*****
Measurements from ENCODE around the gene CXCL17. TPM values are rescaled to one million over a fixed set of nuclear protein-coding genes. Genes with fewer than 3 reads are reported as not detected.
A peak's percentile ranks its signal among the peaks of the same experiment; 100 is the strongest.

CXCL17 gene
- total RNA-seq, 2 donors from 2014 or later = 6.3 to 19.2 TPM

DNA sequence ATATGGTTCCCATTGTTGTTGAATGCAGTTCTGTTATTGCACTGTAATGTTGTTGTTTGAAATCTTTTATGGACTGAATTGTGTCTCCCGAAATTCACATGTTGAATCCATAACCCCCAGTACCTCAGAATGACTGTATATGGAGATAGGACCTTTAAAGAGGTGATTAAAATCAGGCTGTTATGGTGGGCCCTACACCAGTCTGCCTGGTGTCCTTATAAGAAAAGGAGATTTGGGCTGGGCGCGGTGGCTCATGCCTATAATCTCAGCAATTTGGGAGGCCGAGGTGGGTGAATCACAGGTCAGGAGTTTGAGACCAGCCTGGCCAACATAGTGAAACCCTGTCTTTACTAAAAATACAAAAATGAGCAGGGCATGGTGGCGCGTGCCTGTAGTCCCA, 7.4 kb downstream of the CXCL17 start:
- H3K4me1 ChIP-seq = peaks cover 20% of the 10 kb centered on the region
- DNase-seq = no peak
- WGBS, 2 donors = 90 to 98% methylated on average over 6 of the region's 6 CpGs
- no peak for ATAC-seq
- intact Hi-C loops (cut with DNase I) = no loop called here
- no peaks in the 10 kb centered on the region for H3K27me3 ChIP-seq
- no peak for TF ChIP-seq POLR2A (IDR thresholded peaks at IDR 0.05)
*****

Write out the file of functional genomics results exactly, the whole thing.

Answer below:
Measurements from ENCODE around the gene CXCL17. TPM values are rescaled to one million over a fixed set of nuclear protein-coding genes. Genes with fewer than 3 reads are reported as not detected.
A peak's percentile ranks its signal among the peaks of the same experiment; 100 is the strongest.

CXCL17 gene
- total RNA-seq, 2 donors from 2014 or later = 6.3 to 19.2 TPM

DNA sequence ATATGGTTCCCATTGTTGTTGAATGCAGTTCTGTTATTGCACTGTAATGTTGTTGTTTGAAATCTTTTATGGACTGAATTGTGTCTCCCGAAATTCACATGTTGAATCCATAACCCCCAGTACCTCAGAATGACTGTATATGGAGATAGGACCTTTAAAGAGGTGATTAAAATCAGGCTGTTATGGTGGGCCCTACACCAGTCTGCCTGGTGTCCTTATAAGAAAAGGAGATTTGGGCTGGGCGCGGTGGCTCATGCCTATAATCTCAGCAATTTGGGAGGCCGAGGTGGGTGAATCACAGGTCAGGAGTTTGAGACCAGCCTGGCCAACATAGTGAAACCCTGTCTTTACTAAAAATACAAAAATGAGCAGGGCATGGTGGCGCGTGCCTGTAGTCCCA, 7.4 kb downstream of the CXCL17 start:
- H3K4me1 ChIP-seq = peaks cover 20% of the 10 kb centered on the region
- DNase-seq = no peak
- WGBS, 2 donors = 90 to 98% methylated on average over 6 of the region's 6 CpGs
- no peak for ATAC-seq
- intact Hi-C loops (cut with DNase I) = no loop called here
- no peaks in the 10 kb centered on the region for H3K27me3 ChIP-seq
- no peak for TF ChIP-seq POLR2A (IDR thresholded peaks at IDR 0.05)